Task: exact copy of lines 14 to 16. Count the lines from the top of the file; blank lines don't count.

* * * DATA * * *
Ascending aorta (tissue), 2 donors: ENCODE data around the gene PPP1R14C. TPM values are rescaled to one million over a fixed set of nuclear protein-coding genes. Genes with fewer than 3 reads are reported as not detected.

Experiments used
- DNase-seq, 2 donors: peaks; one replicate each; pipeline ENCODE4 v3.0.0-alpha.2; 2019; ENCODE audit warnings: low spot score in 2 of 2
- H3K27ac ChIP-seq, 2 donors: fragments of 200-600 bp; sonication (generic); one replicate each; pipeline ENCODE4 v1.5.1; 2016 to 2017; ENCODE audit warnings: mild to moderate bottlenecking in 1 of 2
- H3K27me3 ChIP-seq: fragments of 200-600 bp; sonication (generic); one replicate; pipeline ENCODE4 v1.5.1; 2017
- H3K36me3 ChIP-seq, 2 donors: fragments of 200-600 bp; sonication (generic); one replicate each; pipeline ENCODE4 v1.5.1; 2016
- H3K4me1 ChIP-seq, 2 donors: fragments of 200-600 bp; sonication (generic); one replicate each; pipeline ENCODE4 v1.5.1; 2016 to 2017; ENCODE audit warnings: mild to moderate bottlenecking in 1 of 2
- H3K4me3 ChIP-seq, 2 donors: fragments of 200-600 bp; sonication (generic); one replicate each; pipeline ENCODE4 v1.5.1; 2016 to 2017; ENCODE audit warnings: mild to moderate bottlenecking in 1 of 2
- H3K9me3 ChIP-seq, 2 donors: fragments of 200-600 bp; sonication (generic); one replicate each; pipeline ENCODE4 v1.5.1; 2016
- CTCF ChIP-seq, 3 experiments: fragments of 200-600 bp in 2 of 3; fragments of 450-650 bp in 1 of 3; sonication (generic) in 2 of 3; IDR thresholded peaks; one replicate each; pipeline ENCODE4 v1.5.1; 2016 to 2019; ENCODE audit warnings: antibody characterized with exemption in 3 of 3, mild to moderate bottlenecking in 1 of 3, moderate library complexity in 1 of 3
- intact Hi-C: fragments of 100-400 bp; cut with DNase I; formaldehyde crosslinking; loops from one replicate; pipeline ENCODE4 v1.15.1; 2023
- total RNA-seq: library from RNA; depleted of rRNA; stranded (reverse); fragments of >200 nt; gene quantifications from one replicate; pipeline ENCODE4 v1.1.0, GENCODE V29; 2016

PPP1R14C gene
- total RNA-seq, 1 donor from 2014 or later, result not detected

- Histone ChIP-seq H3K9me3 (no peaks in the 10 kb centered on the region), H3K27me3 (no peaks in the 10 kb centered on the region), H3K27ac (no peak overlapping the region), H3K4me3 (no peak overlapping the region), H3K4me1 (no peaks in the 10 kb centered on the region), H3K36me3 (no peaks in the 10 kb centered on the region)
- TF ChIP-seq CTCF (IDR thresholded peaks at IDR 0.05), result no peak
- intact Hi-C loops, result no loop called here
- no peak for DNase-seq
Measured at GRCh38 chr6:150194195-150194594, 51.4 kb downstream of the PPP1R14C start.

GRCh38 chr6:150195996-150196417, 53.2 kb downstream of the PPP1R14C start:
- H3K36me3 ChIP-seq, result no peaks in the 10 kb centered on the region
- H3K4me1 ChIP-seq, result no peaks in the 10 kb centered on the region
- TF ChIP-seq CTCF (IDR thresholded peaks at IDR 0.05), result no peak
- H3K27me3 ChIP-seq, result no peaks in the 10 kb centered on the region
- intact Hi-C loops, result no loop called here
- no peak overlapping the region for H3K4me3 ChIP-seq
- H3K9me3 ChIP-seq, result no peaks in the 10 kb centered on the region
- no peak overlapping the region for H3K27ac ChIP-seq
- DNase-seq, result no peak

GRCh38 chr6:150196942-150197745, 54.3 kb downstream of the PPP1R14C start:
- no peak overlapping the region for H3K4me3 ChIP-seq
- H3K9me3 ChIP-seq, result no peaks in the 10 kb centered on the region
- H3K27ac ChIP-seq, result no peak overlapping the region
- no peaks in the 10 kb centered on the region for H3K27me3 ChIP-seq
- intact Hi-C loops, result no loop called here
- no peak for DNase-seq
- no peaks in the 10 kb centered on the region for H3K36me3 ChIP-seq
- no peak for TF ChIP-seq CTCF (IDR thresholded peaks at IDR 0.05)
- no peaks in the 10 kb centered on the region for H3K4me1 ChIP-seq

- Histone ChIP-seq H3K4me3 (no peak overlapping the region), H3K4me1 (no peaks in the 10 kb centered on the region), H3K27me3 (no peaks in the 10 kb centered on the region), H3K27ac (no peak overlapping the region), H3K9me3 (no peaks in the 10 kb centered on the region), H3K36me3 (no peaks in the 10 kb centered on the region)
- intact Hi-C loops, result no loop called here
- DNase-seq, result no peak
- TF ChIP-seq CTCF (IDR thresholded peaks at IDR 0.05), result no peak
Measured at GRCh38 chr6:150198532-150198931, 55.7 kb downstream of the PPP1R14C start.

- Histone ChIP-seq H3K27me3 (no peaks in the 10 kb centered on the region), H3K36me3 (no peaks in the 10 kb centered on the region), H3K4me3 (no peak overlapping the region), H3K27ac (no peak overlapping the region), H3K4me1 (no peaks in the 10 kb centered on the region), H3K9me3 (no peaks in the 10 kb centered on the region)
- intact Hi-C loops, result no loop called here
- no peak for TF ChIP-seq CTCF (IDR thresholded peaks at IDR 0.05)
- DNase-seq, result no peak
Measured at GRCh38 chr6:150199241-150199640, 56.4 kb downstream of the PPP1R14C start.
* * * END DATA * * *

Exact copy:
- total RNA-seq, 1 donor from 2014 or later, result not detected

- Histone ChIP-seq H3K9me3 (no peaks in the 10 kb centered on the region), H3K27me3 (no peaks in the 10 kb centered on the region), H3K27ac (no peak overlapping the region), H3K4me3 (no peak overlapping the region), H3K4me1 (no peaks in the 10 kb centered on the region), H3K36me3 (no peaks in the 10 kb centered on the region)
- TF ChIP-seq CTCF (IDR thresholded peaks at IDR 0.05), result no peak